leading deep sea mining firm, but it was Wizard of Oz stuff. You get in
there and there’s not very much going on.

Barron wants us to believe that this time will be different. If he is
coy about DeepGreen’s intention to trigger the two-year rule, he has
much more to say about the prospect of the ten-year moratorium
championed by scientists and environmentalists. The trouble, he says,
“is, if you do that, then all the money disappears. My stakeholders
would say, ‘Gerard, good try, we’re not sticking around for this.’ And
you know, who would be the loser then? Well, the planet would be the loser.”

But it’s clear, at this point, that DeepGreen would be the loser. A 2016
report from the Institute for Sustainable Futures at University of
Technology, Sydney suggests that we can actually decarbonize the global
economy without deep sea mining. Even under the most advanced and
ambitious decarbonization plans, the silver and lithium required would
only comprise about 35 percent of known terrestrial resources. And we
need less than 5 percent of all other metals—nickel, cobalt, copper,
etc. Of course, “known resources” are not the same as readily available
resources: the report estimates we will need 99 percent of the available
lithium and 94 percent of the available silver. So the margins are
worryingly tight, yes, but that alone isn’t a compelling argument to
open a mining site the size of Nebraska in the Pacific, and a ten-year
moratorium to study the impacts of this industry on the largest carbon
sink we currently have working for us is not an overreaction.

Toward the end of our interview, Barron turns the tables, asking me what
I think about the prospect of deep sea mining. I tell him I think that
any Green New Deal that comes to pass is going to end up being much
messier than people would like to believe. That the rhetoric around
decarbonization and sustainability is inspiring, but it will ultimately
involve a lot of pain. I am not sold on deep sea mining, though. He
likes this answer, I suppose for its ambiguity. “Well, what I’d say is,
you know . . . be brave. Don’t just fall for the line that we should
just wait and see.”

It is not difficult to see why the man succeeded in advertising. But it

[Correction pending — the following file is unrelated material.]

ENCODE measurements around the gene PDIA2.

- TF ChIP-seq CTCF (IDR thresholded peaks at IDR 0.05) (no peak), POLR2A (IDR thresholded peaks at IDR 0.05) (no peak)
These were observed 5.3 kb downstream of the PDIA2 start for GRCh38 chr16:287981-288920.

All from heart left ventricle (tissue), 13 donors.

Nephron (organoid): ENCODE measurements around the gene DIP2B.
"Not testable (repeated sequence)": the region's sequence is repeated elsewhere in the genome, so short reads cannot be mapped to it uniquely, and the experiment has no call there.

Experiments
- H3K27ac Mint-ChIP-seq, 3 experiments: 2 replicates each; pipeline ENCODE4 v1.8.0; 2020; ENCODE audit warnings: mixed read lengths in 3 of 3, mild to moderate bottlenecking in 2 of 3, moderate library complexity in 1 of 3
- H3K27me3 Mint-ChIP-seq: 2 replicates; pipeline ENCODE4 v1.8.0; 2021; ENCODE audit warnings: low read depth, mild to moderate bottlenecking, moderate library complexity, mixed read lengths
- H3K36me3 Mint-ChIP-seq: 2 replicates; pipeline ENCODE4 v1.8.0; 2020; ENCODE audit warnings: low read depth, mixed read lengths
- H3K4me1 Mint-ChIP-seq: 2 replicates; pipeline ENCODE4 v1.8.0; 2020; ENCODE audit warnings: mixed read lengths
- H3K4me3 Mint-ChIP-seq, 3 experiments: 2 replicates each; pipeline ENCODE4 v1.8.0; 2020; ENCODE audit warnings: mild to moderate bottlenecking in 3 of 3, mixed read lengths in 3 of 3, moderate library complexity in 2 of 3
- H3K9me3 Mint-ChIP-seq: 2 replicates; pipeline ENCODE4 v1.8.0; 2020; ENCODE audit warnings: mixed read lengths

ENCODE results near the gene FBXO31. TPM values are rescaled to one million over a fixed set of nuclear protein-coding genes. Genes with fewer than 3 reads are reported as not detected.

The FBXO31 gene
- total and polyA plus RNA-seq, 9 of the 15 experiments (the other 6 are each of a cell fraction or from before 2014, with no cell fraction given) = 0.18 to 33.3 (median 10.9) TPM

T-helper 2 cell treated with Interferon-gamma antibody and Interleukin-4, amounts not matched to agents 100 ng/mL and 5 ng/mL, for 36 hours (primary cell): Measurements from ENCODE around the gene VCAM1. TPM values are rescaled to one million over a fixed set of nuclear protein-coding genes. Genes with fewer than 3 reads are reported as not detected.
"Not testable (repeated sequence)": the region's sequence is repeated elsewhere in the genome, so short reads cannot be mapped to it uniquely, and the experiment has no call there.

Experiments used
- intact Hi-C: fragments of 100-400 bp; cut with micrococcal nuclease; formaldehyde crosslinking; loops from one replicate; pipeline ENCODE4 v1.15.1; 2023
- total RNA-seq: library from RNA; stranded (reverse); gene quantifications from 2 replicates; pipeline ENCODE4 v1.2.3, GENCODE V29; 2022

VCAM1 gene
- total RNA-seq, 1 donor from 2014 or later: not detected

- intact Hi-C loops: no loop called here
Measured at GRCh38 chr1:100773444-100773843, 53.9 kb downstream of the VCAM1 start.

would also be a mistake to dismiss deep sea mining out of hand.
Humanity’s path to a habitable future grows narrower by the day—and
there are competing visions as to what “habitable” means and for whom.
Decarbonization is often presented as a choice between technological
innovation and degrowth, when realistically we are probably going to
need both. Corporations and the wealthy account for the bulk of global
emissions, but the way most of the developed world lives is so clearly
unsustainable that it’s difficult to defend. Personal sacrifice doesn’t
sell well, but things are going to get grosser before they get better.

Barrons of the Future

In April 2019, The Intercept released a video narrated by Representative
Alexandria Ocasio-Cortez entitled “A Message from the Future.” It’s a
speculative short that follows the life of a young woman, post–Green New
Deal. She restores wetlands in Louisiana with a new, climate-focused
Americorps; the country gets to work retrofitting buildings with solar
panels; and the woman becomes a teacher, then a congresswoman, with the
help of publicly funded elections. It’s a beautiful ad and a useful
promotional tool, but there is something unbearably sad about it: it’s a
fantasy. A totally ethical green transition remains elusive when one
man’s solar farm is another man’s cobalt tailing pond, and there will be
a seamy underbelly to any Green New Deal we manage to win.

DeepGreen is betting that if they make their message clear and legible
to the public, it will be enough. They will be able to ignore the risks
their own research has brought to light and present themselves as the
ethical alternative, the white knight of decarbonization. In some ways,
we have been here before. As Ocasio-Cortez explains in “A Message from
the Future,” by 1977 ExxonMobil was privately funding some of the most
groundbreaking and damning research on climate change. “So did Exxon
listen to the science, including their own?” she asks. “No. They knew
and they doubled down. They and others spent millions setting up a
network of lobby groups and think tanks to create doubt and denial about
climate change. It was an effort designed to attack and dispute the very
kind of science they themselves had been doing. And it worked.” The
death of the oil and gas industry is far from a foregone conclusion, but
as money starts to collect around the new scions of Green Growth,
there’s no reason to believe they will handle the corresponding power
any more judiciously than their predecessors. We need better extractive
industries. We may just end up with more.

“I’ve seen it for years in terrestrial-based mining,” John Childs told
me. “Men making decisions based on very old tricks, that deep sea mining
started to try and copy. And they realized quickly that they couldn’t do
that, they had to come up with some new tricks. But I mean, I think
actually when you start digging around, it ain’t so different, you know?
It’s still about trying to win people’s minds.”


Home | About Us | Companies | Countries | Minerals | Contact Us
© Mines and Communities 2013. Web site by Zippy Info